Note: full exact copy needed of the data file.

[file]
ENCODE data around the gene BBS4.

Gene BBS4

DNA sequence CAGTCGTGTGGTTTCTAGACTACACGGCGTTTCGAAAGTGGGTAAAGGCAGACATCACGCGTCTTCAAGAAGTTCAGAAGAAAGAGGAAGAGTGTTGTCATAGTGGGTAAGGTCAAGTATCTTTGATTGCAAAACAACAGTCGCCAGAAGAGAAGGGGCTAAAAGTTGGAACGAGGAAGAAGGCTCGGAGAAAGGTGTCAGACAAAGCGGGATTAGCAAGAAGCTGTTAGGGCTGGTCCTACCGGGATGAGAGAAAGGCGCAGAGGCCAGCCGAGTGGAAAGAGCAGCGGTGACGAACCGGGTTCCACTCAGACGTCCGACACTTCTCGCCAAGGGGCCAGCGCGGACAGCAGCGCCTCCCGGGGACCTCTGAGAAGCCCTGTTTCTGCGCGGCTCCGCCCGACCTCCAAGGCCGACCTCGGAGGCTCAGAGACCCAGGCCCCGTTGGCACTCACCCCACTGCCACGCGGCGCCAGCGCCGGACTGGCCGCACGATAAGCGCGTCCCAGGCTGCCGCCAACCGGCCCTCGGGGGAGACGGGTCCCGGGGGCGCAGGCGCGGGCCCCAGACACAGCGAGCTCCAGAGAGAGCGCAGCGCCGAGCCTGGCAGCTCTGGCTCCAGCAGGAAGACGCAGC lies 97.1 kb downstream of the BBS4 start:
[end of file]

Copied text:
ENCODE data around the gene BBS4.

Gene BBS4

DNA sequence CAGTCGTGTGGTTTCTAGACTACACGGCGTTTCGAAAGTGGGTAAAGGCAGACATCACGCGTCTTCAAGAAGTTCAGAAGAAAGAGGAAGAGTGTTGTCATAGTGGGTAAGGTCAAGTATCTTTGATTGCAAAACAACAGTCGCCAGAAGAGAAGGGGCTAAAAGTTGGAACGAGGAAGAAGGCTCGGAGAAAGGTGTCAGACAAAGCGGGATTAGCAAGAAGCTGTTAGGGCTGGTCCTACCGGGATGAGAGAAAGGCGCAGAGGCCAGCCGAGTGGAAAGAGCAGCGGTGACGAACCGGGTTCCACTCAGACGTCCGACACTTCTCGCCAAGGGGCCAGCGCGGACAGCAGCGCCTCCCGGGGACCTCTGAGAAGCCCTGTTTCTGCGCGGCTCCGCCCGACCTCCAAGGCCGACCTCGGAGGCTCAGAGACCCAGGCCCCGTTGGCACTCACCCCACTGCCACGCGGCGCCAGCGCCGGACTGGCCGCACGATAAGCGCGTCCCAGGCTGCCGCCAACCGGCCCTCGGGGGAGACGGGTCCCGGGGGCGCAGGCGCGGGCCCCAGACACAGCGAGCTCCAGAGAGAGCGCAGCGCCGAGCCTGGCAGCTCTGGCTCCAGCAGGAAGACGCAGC lies 97.1 kb downstream of the BBS4 start: